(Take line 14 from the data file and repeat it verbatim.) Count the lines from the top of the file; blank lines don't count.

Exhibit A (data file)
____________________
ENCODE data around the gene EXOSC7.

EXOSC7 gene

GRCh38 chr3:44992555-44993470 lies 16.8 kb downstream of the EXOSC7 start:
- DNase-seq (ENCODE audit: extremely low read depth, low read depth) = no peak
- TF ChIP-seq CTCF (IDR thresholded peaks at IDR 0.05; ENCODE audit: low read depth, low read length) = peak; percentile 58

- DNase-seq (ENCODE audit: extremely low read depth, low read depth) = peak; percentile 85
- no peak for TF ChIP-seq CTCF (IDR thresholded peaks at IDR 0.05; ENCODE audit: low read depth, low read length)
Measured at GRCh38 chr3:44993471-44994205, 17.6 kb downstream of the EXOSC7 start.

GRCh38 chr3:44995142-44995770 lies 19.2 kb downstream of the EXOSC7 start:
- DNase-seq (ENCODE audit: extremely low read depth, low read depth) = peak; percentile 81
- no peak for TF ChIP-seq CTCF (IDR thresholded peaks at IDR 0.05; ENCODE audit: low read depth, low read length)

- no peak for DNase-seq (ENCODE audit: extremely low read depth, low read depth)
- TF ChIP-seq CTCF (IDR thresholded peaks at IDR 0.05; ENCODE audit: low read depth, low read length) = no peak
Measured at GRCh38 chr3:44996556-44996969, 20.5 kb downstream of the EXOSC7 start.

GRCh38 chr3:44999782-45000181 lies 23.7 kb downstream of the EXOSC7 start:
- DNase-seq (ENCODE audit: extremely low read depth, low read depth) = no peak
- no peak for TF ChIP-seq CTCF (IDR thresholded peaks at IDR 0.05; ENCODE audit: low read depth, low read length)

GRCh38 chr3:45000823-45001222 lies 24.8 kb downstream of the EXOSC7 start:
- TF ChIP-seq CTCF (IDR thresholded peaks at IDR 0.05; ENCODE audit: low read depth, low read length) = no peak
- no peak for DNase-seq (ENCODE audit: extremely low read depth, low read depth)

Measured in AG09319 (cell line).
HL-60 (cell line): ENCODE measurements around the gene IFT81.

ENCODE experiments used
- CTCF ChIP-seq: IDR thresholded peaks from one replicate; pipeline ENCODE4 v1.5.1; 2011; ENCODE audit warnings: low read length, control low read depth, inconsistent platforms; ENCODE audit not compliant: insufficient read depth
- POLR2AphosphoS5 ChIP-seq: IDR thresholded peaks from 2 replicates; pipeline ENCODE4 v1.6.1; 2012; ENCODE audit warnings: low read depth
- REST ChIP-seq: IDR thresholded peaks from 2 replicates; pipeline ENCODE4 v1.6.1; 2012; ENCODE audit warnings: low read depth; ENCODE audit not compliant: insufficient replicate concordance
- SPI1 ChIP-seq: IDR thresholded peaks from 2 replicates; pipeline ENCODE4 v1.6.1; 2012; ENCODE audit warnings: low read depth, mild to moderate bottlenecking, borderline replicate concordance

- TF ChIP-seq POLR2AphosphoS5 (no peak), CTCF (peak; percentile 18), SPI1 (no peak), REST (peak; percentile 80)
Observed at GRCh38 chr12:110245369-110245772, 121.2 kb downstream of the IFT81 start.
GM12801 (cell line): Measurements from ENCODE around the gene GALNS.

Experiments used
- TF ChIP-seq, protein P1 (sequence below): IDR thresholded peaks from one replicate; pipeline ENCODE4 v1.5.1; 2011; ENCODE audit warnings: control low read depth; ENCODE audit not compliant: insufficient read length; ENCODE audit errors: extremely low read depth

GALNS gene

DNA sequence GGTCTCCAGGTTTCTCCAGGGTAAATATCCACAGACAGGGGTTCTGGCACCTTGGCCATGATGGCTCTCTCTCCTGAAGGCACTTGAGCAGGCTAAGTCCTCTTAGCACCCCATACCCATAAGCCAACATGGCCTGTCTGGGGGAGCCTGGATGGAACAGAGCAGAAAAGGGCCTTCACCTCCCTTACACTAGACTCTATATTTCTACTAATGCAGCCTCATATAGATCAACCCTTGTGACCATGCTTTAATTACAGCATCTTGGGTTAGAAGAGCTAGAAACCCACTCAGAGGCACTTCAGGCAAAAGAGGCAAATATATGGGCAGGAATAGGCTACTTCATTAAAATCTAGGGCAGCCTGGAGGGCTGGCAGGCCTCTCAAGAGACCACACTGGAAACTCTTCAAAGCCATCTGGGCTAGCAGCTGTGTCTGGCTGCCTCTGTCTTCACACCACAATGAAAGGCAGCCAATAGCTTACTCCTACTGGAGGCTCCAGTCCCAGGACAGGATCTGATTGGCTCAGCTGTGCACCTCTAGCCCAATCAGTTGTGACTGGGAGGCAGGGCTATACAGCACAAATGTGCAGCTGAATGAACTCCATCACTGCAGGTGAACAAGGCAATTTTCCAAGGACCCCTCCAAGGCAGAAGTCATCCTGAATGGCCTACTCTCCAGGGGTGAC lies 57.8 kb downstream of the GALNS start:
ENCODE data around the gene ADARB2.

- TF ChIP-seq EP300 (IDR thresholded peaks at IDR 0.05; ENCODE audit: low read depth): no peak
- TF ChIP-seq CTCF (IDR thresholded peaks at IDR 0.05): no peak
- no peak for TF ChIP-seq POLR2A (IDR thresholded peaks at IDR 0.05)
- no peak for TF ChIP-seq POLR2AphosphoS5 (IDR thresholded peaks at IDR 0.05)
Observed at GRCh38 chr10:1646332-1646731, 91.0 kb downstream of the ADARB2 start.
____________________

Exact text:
Measured at GRCh38 chr3:44996556-44996969, 20.5 kb downstream of the EXOSC7 start.